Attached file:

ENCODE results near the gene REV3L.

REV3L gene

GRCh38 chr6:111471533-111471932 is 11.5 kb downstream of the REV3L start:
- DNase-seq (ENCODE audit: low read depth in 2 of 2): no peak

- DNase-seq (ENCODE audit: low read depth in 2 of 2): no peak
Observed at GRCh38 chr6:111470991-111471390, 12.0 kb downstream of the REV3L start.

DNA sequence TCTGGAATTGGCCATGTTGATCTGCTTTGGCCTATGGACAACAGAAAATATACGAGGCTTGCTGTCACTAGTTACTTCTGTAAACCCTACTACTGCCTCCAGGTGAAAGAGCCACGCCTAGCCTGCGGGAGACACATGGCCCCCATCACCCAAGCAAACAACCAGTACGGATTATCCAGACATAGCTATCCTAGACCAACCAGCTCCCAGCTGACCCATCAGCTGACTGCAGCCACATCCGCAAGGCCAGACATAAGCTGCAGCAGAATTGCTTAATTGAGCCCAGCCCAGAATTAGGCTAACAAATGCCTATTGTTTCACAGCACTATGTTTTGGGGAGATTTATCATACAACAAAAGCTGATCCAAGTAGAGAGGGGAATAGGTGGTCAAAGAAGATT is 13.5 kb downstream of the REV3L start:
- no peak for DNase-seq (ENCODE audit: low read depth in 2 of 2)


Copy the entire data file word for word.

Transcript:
ENCODE results near the gene REV3L.

REV3L gene

GRCh38 chr6:111471533-111471932 is 11.5 kb downstream of the REV3L start:
- DNase-seq (ENCODE audit: low read depth in 2 of 2): no peak

- DNase-seq (ENCODE audit: low read depth in 2 of 2): no peak
Observed at GRCh38 chr6:111470991-111471390, 12.0 kb downstream of the REV3L start.

DNA sequence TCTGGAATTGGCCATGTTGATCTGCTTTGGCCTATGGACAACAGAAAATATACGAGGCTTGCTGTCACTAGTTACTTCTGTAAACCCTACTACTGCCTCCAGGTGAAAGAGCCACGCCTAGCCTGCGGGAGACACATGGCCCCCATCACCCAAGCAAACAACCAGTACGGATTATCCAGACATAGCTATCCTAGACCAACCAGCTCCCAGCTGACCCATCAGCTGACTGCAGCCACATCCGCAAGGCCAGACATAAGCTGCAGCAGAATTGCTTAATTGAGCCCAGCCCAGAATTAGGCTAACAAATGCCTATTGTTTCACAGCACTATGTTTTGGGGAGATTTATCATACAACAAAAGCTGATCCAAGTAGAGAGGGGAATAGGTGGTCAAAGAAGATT is 13.5 kb downstream of the REV3L start:
- no peak for DNase-seq (ENCODE audit: low read depth in 2 of 2)